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Peter Fader

Customer Care

What Do You Really Know About Your Customer Base?

In an excerpt from The Customer-Base Audit, the authors ask critical questions

Published: Thursday, August 17, 2023 - 11:03

As an organizational leader, you’ll be very familiar with your company’s key financial statements and monthly management reports. But what do you really know about the people who pull out their wallets and pay for your products and services? In The Customer-Base Audit: The First Step on the Journey to Customer Centricity (Wharton School Press, 2022), experts Peter Fader, Bruce Hardie, and Michael Ross start you on the path toward really understanding your customers’ buying behavior as well as the health of your overall customer base.

In this excerpt from their book, the authors ask some challenging questions and make the argument that to answer them, you’ll need to conduct your own customer-base audit.

As a senior executive, you have spent countless hours discussing budgets and expenditures. Focusing on the top line of the income statement, you’ll probably have looked at sales by product line and geography. Quite possibly you have looked at product profitability as part of a product line rationalization exercise.

But how much time have you spent considering that these revenues are generated by customers paying for your products and services? What do you really know about this primary source of your organization’s (inward) operating cash flow?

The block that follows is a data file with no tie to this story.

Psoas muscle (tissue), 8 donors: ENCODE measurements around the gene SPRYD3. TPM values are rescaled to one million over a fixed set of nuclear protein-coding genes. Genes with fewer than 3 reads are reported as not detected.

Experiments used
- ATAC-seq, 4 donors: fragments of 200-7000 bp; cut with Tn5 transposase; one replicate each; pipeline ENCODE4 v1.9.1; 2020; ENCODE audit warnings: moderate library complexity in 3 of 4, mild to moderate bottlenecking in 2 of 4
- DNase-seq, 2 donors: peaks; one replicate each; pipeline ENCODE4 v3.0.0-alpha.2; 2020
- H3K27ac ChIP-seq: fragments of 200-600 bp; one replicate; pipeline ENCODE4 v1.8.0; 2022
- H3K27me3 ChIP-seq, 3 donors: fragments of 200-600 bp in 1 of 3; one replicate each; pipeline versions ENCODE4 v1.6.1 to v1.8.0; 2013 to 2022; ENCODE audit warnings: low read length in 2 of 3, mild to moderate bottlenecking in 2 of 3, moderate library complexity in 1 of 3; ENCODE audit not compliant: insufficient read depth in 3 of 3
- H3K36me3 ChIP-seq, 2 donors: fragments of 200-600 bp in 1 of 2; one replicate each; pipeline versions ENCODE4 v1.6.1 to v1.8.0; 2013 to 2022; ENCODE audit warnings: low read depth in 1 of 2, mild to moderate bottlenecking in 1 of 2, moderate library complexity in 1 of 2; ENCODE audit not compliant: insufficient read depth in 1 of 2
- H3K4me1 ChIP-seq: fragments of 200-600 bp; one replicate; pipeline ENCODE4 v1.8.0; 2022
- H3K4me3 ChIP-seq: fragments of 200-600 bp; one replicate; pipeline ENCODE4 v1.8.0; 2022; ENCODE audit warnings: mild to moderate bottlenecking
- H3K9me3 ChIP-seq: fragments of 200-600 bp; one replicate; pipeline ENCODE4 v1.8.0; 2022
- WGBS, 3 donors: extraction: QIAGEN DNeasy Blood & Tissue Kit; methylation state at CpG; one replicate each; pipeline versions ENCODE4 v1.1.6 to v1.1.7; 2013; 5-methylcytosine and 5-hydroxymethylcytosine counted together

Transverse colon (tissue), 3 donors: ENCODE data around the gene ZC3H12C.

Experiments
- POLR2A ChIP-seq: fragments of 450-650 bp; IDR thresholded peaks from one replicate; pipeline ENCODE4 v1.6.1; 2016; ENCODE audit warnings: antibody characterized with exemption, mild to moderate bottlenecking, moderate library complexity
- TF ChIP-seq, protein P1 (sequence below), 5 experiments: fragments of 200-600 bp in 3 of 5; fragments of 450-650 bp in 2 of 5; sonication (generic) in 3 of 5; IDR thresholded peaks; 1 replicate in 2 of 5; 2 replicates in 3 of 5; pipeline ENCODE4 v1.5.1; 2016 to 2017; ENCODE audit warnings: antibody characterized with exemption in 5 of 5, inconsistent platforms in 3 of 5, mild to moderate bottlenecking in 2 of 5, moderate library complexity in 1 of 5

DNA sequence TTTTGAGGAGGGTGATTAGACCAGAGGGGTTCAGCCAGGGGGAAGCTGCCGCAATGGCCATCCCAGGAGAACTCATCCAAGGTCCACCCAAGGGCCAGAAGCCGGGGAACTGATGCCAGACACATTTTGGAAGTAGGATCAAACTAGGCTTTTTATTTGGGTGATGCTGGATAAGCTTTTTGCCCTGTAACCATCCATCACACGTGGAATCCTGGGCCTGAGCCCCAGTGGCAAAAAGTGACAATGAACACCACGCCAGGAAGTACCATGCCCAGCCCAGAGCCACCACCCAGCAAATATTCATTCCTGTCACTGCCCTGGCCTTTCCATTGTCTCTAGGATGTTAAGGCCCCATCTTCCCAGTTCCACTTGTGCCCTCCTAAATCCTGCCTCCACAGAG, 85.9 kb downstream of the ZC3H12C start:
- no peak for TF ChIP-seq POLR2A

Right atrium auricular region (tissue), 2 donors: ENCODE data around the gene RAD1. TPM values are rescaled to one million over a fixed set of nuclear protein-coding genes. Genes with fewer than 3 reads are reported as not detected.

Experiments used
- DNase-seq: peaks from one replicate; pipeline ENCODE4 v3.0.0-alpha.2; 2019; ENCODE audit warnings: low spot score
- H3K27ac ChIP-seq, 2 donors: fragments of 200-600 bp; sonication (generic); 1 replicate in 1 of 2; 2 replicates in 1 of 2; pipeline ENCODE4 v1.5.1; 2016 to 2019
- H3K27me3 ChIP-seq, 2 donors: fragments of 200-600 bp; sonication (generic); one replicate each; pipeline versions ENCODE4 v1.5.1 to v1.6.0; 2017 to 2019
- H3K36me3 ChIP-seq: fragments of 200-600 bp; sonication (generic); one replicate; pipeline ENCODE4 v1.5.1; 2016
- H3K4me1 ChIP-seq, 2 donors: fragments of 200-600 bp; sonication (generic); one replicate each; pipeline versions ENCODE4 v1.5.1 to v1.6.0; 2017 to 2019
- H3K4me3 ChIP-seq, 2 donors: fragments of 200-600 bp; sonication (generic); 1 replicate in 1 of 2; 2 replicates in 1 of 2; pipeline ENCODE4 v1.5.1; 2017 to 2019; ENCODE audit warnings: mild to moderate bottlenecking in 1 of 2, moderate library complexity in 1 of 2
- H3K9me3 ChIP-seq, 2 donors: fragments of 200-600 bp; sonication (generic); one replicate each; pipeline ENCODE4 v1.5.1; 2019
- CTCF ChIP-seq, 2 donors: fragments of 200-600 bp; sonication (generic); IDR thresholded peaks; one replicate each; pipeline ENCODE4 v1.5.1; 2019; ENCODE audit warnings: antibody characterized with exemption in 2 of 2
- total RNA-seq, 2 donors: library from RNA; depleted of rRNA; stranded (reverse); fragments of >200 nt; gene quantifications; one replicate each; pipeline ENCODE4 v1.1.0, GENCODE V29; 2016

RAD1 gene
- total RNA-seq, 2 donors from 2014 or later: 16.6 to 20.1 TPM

Consider the following questions:
• How many customers does your firm have? How many customers do you really have?
• How do these customers differ in terms of their value to the firm? For example, how many one-time buyers did you have last year? • How many customers accounted for half of your revenue last year?
• How many customers who bought your products last year can be expected to buy from you this year?
• What proportion of your sales this past year came from new vs. existing customers?
• On average, what proportion of your new customers have made a second purchase within three months of their first-ever purchase? Within six months? A year?
• Which of your products are most appealing to your most valuable customers? 

If you’re struggling to answer these questions, you are in good company. In our experience, most senior executives are unable to do so, regardless of whether their organization is primarily B2B or B2C, sells products or services, or is a for-profit or nonprofit.

Why is this the case? It reflects a fundamental failing in the reporting systems and structures of most organizations. It reflects a failure to have a true customer-centric mindset, even by many firms that claim to be customer-centric.

We’re not interested in the demographic profile of our customers. Were not interested in their attitudes. Were interested in understanding their actual buying behavior.

We expect that some people, lurking in various parts of your organization, are conducting the analyses that can provide the answers to some of these questions. But it’s rare to find them being pulled together in one place, let alone making their way to senior management. Without such a basic understanding of the foundations of the behavior of the firm’s primary source of (inward) operating cash flow, how can you be expected to ask the right questions and make informed decisions?

Enter the customer-base audit

We believe that there’s a set of fundamental analyses that are foundational for any executive wanting to gain an understanding of the health of their organization’s revenue and profit streams and the feasibility of their growth plans.

We call this the customer-base audit.

A customer-base audit is a systematic review of the buying behavior of a firm’s customers, using data captured by its transaction systems. The objective is to provide an understanding of how customers differ in their buying behavior and how their buying behavior evolves over time.